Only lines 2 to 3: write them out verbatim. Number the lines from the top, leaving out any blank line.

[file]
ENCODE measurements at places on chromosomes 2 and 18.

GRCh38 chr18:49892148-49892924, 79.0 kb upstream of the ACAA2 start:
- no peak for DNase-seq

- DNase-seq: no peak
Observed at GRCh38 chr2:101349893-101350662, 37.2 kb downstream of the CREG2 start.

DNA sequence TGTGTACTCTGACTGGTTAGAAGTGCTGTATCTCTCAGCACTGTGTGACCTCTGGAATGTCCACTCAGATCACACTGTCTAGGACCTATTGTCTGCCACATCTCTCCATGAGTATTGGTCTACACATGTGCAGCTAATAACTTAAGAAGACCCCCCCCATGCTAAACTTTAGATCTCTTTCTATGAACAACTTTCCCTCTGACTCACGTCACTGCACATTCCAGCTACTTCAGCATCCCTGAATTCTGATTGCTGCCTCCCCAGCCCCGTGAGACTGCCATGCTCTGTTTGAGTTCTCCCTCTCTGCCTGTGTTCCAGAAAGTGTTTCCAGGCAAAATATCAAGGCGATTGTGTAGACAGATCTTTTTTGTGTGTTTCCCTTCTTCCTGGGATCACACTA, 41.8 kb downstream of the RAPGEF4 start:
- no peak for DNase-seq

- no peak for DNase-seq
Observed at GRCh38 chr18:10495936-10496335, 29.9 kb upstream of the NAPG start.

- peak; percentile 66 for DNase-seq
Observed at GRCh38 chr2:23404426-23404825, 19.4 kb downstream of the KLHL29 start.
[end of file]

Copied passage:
GRCh38 chr18:49892148-49892924, 79.0 kb upstream of the ACAA2 start:
- no peak for DNase-seq